Urban homestead, gardening in NW, How to start a garden, Living of the grid.
This post is a dairy entry/ notes for next year as a blog seems to be the most reliable place to keep the gardening notes.
This year we had some joys and challenges in the garden arena that are worth keeping a note on. We started our seeding in early March, and that seemed like a pretty darn good date, need to remember that for future references. Our first seeding was of radishes, peas and dill; followed by cilantro, parsley, arugula and salad greens. Dill and cilantro seeds were bought in the spice section of the Whole Foods Market, for under a dollar you get a lot of seed, thanks to my sister for the tip(!!). Will continue to buy there.
THINGS PLANTED THIS YEAR
- Green Beans
- Green Onions
- Patty Pans*
- Salad Greens*
- Winter Squash
Very glad that we tried the arugula this year, I was officially introduced to it this year, I may have tried it before but did not realize what that nutty spicy thing was and excused it for a good dressing... I allowed some to go to bolting- it produces a lot of seeds and in the process has self seeded and we are enjoying that harvest as well. May try the wild arugula for next year as it is said to be slower to bolt.
Have put some compost on it after we allowed it go to growth, something to remember for next year, to put a good amount of compost in February so that the root system would get a boost. The asparagus has been neglected for some time, so this is probably our first year of decent harvest, hubs got so exited over it that he is now planning on multiplying it via the red seeds it puts out.
Love, absolutely love the basil, seeded the sweet big leafed basil along with a pack of a variety pack of basil, not too impressed with the variety, besides the fact that it had deep purple basil- good looking, but for our taste buds nothing overdoes the big leafed sweet italian basil. Want to try covering it with cloches of some sort next year, so that we could enjoy it earlier...
BEANS- Shelling/ Dry
So exited to grow my own beans, I really enjoy beans and don't mind eating them on regular basis, however not everyone feels the same in our house; nevertheless beans are good for you and we are now growing them! The ying-yang beans are a great bush bean variety to grow again next year. The other two types are not yet mature, but because they are pole beans the harvest is expected to be larger. Minus the ones that the chicken scratched out and ate....Want to try the cannelloni beans next year.
Seed of success has been planted for me with this superfood, but I cannot yet state that I have mastered properly growing them. I did the mistake of trying the interplanting of green beans with beets, even though all sites state that it's a perfect harmonious marriage between the two as the beans fix the nitrogen for the beets, I strongly feel that my harvest would have been a lot better if I gave them both more room, thus sunlight. Dad seeded out the remaining beets in his garden and harvested roots that were two to three times bigger than mine in the same amount of time. I like the variety I planted, just need to give it more room, also want to try the golden variety.
The pleasant surprise goes to cabbage this year, something I haven't ever tried, and bought a pack of seeds because I was in one of those seed buying modes. Up to this year most of my vegetables came to me in a form of a transplant rather than a seed; I gave it a try, it germinated, than I transplanted them, without much faith of having this delicious, versatile, superfood making it, to my surprise a head after head was harvested, I even ended up making sauerkraut (twice!) all from the garden, with this particular vegetable I really do feel like a success!! As a bonus our rabbits LOVE to munch on the nutricious outer leaves. Just read that cabbage is extremely heavy feeder, so will need to keep that in mind for next year. I should try the red cabbage in addition to the green cabbage next year...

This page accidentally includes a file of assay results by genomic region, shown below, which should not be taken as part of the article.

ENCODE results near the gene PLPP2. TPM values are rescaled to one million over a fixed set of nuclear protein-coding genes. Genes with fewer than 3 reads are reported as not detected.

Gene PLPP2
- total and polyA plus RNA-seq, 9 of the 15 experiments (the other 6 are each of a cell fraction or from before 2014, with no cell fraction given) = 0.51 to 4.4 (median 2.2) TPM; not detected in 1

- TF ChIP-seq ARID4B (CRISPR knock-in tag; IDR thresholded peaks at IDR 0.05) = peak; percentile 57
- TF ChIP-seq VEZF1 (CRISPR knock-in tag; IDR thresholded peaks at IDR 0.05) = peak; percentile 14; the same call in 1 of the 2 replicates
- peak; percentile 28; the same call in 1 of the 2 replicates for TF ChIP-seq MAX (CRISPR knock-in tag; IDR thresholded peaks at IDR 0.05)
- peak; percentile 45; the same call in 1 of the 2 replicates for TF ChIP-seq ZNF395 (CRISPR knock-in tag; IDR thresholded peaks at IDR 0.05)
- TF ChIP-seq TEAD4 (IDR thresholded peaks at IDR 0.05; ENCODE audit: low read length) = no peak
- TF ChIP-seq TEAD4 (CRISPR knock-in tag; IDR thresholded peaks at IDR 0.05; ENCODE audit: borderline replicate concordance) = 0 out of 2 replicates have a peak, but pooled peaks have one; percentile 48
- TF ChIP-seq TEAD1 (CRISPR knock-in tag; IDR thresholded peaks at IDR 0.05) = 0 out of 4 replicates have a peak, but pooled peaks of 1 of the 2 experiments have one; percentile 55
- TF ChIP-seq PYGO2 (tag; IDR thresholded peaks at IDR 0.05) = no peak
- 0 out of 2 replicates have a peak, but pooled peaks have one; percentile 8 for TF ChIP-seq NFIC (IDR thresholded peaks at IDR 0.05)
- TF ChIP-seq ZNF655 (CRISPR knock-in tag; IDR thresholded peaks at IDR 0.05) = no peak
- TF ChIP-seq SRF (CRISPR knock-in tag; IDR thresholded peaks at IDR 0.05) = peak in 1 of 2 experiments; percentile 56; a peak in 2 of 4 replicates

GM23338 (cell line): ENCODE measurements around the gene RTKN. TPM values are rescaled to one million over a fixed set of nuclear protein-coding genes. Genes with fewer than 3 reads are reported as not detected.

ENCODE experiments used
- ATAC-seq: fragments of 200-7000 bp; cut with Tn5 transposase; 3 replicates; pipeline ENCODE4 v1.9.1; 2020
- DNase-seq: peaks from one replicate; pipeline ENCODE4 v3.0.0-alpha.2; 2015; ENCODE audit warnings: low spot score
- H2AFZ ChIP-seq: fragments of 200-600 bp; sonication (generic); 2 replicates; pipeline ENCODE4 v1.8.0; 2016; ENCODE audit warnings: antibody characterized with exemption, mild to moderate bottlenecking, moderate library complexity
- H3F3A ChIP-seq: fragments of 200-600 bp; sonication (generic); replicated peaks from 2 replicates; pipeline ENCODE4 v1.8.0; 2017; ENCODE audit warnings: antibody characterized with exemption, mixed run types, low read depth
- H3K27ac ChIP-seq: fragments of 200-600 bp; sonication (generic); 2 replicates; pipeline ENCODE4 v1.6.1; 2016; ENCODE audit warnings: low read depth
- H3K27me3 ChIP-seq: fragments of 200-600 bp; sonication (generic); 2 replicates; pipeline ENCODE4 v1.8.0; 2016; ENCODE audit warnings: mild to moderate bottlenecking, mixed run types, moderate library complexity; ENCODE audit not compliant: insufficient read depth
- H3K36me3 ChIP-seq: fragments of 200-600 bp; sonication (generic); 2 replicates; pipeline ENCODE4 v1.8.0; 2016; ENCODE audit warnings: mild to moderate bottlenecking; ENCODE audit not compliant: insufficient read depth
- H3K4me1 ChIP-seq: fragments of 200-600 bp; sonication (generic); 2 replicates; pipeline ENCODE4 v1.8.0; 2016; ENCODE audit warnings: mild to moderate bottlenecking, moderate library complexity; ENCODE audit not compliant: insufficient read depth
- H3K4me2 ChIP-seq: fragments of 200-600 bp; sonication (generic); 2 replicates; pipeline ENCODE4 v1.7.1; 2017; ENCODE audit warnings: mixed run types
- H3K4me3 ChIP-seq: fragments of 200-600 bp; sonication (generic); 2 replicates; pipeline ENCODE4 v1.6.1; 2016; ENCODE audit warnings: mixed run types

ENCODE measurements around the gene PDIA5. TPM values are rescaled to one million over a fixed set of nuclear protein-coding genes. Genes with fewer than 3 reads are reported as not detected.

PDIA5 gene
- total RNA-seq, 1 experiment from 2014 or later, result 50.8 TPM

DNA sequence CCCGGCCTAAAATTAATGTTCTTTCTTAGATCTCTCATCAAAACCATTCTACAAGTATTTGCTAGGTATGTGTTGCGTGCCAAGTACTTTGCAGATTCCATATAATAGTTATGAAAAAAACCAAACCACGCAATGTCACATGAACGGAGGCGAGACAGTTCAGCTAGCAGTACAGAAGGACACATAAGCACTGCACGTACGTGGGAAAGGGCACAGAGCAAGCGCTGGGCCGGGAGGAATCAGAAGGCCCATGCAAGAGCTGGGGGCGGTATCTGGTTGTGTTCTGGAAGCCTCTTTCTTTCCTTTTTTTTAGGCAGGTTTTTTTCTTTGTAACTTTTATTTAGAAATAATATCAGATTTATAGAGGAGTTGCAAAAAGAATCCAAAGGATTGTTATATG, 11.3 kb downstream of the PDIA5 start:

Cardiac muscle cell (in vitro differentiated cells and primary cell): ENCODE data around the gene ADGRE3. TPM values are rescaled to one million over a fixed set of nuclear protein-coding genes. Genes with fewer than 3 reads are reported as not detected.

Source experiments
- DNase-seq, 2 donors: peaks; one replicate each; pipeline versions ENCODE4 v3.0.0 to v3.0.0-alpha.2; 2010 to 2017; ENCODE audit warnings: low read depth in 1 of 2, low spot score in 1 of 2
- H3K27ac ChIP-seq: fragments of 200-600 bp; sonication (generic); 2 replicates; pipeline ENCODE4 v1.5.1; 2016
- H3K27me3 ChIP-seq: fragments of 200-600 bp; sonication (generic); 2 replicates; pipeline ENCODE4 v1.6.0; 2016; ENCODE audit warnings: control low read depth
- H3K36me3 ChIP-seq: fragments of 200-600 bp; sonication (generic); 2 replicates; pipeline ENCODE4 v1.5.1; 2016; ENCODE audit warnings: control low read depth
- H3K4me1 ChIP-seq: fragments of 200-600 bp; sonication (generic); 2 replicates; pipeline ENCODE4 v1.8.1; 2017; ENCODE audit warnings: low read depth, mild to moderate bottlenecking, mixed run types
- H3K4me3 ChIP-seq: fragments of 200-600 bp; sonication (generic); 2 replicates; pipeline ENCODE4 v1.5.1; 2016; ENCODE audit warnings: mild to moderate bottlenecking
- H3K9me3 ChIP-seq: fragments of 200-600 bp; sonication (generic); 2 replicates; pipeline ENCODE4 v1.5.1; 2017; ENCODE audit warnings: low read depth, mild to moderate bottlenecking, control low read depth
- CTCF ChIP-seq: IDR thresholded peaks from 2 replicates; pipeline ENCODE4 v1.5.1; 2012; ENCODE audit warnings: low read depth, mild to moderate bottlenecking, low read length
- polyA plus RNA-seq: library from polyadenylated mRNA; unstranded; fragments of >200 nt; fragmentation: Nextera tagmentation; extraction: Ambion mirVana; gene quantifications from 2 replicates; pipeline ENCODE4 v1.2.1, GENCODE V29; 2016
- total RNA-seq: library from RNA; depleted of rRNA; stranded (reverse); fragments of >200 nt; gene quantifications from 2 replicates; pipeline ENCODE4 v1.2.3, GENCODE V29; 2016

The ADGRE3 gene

Would like to start timed seeding of cilantro next year, as all of it went to flower right around July 1, and I wanted some for the tomato season for the fresh home made salsas. Seeding in mid July did not produce any harvest, must have been too hot for it to germinate, despite the fact the July this year was below average to say the least. Cilantro was seeded in the herb box along with salad mix, parsley and dill.
There was a time that I could never have our garden produce any edible cucumbers, then there was a time I didn't plant any because the previous year's harvest had me scared, there was so many that I didn't know what to do with them... I think I've achieved a perfect balance this year, that is first (!) with the cucs, we had a comfortable planting of slicers and pickling kinds, which kept the fridge full and the canning going. Also in the mix were the european cucs and the midgets. European, I absolutely loved, but there extra gentle skin is extremely easy to bruise. I kept on forgetting that my tiny cucs had to be picked when they were the size of a pinkey and they ended up looking like baby blow up fish. For next year, not so many Orient Express- they were too crooked this year...
Dill was definitely success I even had the opportunity to harvest all the abandance and freeze it, by rinsing, shaking off the excess water, finally chopping the dill weed, and then I put it up in bags and threw it in the freezer. Dill was planted between the parsley in the herb box, the only problem I did not remember in which row I have seeded so dill and parsley ended up sharing a row. Dill was first to mature thus shadowing the growth of parsley, but I had the other row of parsley to rely on. After the dill was drying as the weather got warmer, that gave way to parsley.
This does it for the ABC and D; hopefully I will feel like make notes on the rest.